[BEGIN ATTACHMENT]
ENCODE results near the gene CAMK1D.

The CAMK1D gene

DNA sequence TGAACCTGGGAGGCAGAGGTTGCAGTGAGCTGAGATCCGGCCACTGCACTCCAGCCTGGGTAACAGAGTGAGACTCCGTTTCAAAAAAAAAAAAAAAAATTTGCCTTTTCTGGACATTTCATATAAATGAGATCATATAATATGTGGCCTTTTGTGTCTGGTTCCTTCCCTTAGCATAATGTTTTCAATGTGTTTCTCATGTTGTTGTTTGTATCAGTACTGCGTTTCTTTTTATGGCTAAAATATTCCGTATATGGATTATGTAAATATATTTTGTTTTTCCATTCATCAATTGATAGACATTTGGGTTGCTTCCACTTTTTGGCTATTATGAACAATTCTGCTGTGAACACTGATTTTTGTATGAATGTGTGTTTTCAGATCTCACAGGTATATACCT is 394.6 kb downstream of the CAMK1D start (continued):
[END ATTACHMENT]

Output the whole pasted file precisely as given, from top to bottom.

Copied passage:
ENCODE results near the gene CAMK1D.

The CAMK1D gene

DNA sequence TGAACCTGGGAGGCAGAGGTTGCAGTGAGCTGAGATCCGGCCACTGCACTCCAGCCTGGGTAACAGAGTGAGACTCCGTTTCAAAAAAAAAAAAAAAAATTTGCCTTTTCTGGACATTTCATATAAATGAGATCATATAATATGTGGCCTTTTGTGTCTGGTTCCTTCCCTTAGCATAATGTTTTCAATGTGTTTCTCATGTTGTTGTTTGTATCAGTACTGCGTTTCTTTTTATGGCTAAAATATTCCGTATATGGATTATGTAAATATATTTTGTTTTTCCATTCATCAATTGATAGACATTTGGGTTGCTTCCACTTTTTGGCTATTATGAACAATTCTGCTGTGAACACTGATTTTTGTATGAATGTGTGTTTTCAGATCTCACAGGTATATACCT is 394.6 kb downstream of the CAMK1D start (continued):